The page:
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PSA’s Weather Policy


Should a game be suspended due to weather conditions, such as lightning, all players, coaches, officials, spectators should seek shelter as appropriate. Play will not be resumed until 30 minutes after the last thunder/lightning sighting. Match officials are required to stay on site (sheltered) as long as the match can still be resumed. If the coaches indicate they will not resume due to weather/time then referees need to indicate that on the match report, and contact their assignor. Coaches should notify their appropriate club. It is very likely that there is a match scheduled behind the current one, and you may not be able to resume play.  
If a game is delayed due to weather, please try to get the game played. Re-scheduling is, as you may well guess, difficult. However, you need to be realistic; the lights may go off, other teams may be scheduled after your game, etc. It's possible you may need to shorten the halves. Officials, please include the coaches in your discussion—this may resolve some questions about whether to play or not given scheduling concerns. Games are considered played in full after so many minutes have been played, but that is not the decision of the referee. Referees should note on the score sheet at what minute the game was suspended, and what the score was at that time. The club/association administration will determine whether the game needs to be replayed or whether the score stands.
Remember that the final decision regarding safety lies with the referee once the match has started. If the field conditions are not safe, then don't play the game.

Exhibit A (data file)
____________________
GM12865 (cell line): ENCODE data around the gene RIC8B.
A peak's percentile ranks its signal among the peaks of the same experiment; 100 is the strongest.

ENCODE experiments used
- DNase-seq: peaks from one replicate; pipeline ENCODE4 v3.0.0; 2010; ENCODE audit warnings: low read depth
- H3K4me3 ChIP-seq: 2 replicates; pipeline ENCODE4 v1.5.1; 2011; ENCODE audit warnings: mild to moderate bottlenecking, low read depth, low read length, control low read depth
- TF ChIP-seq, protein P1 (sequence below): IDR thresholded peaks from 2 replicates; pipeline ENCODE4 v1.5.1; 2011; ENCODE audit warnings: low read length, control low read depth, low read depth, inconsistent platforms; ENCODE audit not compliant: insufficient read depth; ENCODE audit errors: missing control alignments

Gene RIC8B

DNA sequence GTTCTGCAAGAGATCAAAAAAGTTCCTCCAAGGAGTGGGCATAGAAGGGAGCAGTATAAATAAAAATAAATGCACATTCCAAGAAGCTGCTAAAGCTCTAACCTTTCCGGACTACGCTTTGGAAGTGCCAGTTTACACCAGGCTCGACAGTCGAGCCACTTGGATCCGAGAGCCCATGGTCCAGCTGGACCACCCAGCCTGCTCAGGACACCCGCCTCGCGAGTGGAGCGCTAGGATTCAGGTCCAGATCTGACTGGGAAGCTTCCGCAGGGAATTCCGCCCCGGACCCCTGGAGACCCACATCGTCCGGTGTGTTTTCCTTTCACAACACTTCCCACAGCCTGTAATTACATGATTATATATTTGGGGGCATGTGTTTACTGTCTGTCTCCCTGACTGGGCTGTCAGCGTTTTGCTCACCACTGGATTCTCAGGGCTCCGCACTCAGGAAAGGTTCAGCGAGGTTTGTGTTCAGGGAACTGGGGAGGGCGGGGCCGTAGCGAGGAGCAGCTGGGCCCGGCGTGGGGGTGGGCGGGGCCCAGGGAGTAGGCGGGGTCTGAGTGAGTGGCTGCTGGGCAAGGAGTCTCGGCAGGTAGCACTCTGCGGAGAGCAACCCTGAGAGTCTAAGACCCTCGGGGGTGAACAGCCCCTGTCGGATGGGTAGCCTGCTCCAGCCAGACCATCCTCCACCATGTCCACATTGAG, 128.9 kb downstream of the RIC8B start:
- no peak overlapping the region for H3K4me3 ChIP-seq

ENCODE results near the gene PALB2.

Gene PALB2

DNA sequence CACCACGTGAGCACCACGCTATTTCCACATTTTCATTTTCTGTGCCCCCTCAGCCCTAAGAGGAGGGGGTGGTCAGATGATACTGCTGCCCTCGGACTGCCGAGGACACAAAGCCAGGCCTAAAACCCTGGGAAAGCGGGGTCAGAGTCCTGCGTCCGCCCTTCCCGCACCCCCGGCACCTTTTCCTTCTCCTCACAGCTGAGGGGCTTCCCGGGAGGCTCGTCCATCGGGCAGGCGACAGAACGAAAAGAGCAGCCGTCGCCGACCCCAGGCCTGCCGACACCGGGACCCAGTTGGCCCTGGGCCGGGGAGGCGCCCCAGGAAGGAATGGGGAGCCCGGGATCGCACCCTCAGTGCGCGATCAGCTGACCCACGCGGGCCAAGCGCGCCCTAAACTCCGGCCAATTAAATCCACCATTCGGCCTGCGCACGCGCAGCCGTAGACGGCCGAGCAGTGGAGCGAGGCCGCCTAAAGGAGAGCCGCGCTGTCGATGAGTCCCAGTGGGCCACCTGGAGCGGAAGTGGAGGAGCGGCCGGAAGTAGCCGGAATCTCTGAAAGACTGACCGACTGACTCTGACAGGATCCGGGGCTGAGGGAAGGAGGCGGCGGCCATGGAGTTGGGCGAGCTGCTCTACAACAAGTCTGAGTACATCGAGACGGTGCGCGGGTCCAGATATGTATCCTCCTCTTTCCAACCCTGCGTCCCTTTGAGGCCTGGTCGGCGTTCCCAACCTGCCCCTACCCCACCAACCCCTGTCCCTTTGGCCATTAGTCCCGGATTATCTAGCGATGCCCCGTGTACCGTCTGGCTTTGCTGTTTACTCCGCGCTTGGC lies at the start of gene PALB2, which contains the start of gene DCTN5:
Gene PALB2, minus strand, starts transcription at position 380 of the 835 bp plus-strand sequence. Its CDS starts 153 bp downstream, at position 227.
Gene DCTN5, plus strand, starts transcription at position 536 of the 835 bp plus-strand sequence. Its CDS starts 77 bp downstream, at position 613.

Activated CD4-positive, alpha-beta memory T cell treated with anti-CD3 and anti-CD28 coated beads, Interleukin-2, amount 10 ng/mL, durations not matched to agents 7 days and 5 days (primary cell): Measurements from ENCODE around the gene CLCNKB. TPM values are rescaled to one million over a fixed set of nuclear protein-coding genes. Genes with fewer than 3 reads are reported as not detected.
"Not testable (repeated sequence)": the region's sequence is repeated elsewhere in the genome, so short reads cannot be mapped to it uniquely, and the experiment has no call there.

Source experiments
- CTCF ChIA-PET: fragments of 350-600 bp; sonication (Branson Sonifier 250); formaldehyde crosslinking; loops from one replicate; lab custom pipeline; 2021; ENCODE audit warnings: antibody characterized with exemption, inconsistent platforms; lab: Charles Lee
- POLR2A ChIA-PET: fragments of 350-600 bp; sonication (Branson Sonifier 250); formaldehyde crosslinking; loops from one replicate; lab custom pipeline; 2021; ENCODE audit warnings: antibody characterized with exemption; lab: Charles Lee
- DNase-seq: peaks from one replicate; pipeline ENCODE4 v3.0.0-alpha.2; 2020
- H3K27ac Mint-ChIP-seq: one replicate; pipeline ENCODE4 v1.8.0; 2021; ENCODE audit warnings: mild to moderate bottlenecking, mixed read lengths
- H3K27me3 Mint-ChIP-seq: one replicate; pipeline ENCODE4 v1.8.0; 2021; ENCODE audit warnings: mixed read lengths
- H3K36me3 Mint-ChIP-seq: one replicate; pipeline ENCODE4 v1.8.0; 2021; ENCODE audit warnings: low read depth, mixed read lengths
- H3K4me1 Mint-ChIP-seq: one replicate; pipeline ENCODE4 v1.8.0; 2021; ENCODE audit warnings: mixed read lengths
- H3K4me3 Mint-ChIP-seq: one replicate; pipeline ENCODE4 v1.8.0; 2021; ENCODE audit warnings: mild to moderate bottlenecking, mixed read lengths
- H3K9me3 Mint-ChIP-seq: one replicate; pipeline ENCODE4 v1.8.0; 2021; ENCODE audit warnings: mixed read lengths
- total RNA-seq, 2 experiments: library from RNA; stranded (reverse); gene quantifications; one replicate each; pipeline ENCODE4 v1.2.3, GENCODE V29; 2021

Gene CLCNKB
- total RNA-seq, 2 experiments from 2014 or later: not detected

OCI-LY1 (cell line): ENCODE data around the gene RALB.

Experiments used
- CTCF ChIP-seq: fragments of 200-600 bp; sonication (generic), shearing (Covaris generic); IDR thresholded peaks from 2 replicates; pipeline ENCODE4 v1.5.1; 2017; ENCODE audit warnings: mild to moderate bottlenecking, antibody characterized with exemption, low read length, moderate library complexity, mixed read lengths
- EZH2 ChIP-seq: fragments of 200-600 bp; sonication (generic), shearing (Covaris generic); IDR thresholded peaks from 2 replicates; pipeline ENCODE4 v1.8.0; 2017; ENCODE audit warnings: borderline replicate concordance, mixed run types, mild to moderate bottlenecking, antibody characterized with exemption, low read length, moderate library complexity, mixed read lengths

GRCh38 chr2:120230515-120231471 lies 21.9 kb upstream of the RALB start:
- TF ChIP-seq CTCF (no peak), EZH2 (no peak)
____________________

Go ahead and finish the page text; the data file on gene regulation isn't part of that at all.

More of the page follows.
Recognizing the Threat

  1. Apply the 30-30 rule: When you see lightning, count the time until you hear thunder. If this time is 30 seconds or less, seek proper shelter. If you can't see the lightning, just hearing the thunder is a good back-up rule. Wait 30 minutes or more after hearing the last thunder before leaving shelter.
  2. Know and heed warning systems and community rules. Many communities or park systems have lightning detection and warning systems. Use this information, and obey the rules established by the community or park system.
  3. Know and apply the rules or procedures established by the competition authority.
  4.  Minimize the risk of being struck. Protect the safety of all participants by stopping game activities quickly, so that participants and spectators may retire to a safer place before the lightning threat becomes significant. Remember, if you can hear the thunder, you are within reach of lightning.

Seeking Proper Shelter

  1. No place outside is safe near thunderstorms.
  2. The best shelter is a large, fully enclosed, substantially constructed building. A vehicle with a solid metal roof and metal sides is a reasonable second choice.
  3. If there is no proper shelter, avoid the most dangerous locations: higher elevations; wide open areas, including fields; tall isolated objects, such as trees, poles, or light posts; unprotected open buildings; rain shelters; bus stops; metal fences and metal bleachers.
  4. If you cannot avoid these locations, crouch down on the balls of your feet, with your head tucked into your chest and your hands over your ears. If someone is hit, remember that all deaths from lightning result from cardiac arrest and stopped breathing. CPR and mouth-to-mouth resuscitation, respectively, are the recommended first aid. Referees should become involved in such assistance only if they have proper training.

Remain Calm

A calm official will often be able to prevent panic by young players.
Thank you for your attention to this policy.

Pilchuck Soccer Alliance

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Marysville, Washington 98270
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